Rental Calc question

3 Replies


So I have an opportunity on a mutli and playing around with the rental properties calc here on BP (unlimited usage is why I upgraded to Pro - worth it). 

All my #s stay the same but altering the income /expense yields different results. I want to reiterate all my inputs stay the same except for what's detailed below. Let me explain...

Option A: 

-- Monthly Income: $2,500

-- Monthly Expenses: $700

Yields a cash flow of $422.21 with a 12.84 return. 

In option B below, I net out the monthly income & expenses and get a different result. Here ya go:

Option B:

-- Monthly Income: $1,800

-- Monthly Expenses: $0.00( zero) 

This yields a better cash flow @ $541.21 with 16.46 return. 

In both options, the net monthly income is $1,800. My question is this, why is there a difference? What am I not understanding about this powerful tool?

Could it be because your vacancy rate is calculated from the income? So, if the income is lower, the vacancy cost will be lower. Try putting $10,000 for income and $8200 for expenses and see what you get.

Truth is one method is planning and what will be your actual may in fact differ. The point being is that you want the numbers to make sense (if and when). You are accounting for contingencies with planning and so you are prepared but will still profit an acceptable amount per year  while holding the property. You want to be sure the property generates enough to cover costs, taxes, insurance, maintenance, vacancies etc. If under normal operations the property cash flows then it will cash flow better and be higher yielding in the case things should optimize in your favor.

The consequence of not accounting for contingencies in your numbers and evaluations is that you may end up not generating enough money to pay for ongoing operating expenses then fall behind the 8 ball with a property, bad ending to it all and definitely buyers regret along with possible financial ruin. 

You want to be sure you are not paying too much for a property and have a realistic expectation of how the property will perform financially and you want to assure yourself of generating a profit (if and when) also. You are taking steps to protect yourself. Why do you buy car insurance. Some people drive their entire life time without ever having a single accident but if they have insurance (if and when) they are prepared to deal with that expense and loss. So when you evaluate cost, value, cash flow etc. you are in essence creating an insurance for yourself. Let us say you allow $150,000.00 to pay for replacing the roof in the next 10 years on your apartment building but to your surprise the roof last 40 years without the need of replacement or major repairs. When you made sure you would have the $150,000.00 you are insuring you were prepared to deal with that and of course you would try to assure the property itself earned that money and not represent an addition cost out of pocket from you. This process is a part of risk management.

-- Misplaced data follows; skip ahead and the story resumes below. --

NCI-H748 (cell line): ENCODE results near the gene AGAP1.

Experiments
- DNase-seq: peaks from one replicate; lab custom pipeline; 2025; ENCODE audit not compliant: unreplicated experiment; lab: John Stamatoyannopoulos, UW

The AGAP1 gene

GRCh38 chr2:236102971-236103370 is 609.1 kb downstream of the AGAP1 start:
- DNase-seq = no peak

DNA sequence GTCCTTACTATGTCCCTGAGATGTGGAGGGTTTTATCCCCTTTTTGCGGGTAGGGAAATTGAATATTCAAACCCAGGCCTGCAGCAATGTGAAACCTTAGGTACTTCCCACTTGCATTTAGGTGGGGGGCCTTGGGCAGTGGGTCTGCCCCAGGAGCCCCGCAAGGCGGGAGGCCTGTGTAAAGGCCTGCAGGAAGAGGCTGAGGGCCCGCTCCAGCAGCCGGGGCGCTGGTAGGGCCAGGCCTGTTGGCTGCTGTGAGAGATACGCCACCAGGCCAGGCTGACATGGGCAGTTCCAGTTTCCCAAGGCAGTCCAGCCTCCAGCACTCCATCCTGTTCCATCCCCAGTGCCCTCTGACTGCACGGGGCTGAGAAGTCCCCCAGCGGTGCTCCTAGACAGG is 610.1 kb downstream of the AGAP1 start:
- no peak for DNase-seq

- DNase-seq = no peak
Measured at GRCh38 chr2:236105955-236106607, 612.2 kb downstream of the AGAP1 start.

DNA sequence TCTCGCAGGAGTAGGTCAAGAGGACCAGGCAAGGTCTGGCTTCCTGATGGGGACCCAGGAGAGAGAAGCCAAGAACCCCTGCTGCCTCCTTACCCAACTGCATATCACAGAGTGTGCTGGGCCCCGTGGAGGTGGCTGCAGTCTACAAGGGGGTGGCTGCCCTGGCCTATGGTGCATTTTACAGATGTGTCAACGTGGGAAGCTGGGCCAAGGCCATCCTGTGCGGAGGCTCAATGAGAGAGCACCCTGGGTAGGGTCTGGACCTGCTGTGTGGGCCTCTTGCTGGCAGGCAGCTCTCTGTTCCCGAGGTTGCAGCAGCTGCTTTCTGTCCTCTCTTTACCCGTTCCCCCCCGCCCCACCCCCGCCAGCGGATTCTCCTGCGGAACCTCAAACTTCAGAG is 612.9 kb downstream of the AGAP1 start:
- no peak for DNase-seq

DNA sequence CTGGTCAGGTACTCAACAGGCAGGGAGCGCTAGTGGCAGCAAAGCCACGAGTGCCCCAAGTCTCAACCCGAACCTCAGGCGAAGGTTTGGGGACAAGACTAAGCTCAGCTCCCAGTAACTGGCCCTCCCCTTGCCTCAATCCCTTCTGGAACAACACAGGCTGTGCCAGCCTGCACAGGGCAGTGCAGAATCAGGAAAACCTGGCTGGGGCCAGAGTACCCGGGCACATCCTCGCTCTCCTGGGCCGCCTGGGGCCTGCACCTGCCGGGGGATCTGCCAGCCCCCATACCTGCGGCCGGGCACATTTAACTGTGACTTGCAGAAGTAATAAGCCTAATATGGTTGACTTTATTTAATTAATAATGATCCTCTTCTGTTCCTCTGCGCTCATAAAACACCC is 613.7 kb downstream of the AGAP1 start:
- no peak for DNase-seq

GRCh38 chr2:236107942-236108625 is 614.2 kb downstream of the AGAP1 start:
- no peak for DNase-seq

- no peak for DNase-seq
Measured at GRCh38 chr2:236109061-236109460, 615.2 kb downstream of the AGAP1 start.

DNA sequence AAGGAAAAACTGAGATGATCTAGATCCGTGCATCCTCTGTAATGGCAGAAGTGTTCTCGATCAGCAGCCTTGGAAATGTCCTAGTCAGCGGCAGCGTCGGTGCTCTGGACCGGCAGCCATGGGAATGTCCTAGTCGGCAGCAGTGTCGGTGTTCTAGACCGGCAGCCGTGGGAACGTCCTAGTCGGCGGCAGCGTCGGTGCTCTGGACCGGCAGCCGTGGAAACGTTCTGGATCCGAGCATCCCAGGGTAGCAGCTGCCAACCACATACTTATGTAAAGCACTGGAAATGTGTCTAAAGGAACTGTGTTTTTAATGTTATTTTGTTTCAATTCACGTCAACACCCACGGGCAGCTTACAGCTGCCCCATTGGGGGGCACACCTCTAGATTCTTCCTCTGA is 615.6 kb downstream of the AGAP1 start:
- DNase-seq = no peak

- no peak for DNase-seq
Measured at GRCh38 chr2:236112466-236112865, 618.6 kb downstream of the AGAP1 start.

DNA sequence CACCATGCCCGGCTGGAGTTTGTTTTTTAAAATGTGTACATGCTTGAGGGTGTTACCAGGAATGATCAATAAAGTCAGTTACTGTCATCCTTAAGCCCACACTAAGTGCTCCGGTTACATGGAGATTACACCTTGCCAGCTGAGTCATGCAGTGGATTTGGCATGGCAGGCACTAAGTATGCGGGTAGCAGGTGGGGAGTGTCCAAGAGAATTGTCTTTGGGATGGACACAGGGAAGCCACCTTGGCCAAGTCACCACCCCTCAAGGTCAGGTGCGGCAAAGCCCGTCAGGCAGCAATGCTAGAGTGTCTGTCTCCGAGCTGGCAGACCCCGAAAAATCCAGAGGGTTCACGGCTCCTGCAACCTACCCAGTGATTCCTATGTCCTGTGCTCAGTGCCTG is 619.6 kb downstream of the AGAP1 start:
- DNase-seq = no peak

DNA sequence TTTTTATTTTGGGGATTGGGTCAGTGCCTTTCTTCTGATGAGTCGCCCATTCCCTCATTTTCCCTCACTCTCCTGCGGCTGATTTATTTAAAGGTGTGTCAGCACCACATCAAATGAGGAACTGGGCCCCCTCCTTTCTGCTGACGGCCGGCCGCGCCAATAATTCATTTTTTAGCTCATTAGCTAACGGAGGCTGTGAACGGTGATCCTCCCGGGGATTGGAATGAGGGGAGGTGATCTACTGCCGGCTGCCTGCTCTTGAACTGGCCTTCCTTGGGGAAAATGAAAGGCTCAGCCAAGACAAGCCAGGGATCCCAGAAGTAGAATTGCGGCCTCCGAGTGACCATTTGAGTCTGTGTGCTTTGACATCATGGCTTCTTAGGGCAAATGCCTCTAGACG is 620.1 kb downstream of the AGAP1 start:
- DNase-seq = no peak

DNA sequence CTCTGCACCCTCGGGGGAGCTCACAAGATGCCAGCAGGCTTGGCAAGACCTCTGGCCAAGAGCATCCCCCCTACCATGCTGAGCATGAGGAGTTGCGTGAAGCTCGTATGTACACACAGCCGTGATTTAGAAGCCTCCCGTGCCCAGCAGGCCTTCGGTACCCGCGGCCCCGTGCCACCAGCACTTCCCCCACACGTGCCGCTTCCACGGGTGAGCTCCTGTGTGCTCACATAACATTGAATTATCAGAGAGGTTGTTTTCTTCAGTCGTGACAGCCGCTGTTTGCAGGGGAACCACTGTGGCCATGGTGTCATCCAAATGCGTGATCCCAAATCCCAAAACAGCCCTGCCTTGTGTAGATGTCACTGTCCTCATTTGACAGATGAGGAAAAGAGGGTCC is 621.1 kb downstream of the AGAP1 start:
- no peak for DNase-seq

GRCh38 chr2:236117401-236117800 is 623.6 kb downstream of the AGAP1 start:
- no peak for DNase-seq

What I am finding sad to see is allot of people posting on here especially newbees is that they do not spend enough time doing a proper evaluation of what they are getting themselves into. I read about inexperienced people having problems with tenants, over leveraging themselves, over extending themselves, running into cost overruns etc. 

So many tell you hurry get into real estate now, take action, get started no matter what but there should be room to allow for the exercise of wisdom and not taking on more than you can chew. 

I agree that a certain amount of motivation is necessary and healthy but there are allot of pitfalls in real estate and once you fall into a trap you will find it very hard and painful to get out of it if you can at all. Many end their real estate investing careers even before they have a real chance to get started on a solid footing. If you try different numbers in a formula and see different results ask yourself if you understand how and why the results are different, In other words do you really understand what you are doing by using a certain formula, spreadsheet or whatever tool you are using?

Originally posted by @Scott Weaner :

Could it be because your vacancy rate is calculated from the income? So, if the income is lower, the vacancy cost will be lower. Try putting $10,000 for income and $8200 for expenses and see what you get.

 Great point Scott. So simple, I should have thought of that.  Thanks for the response. 

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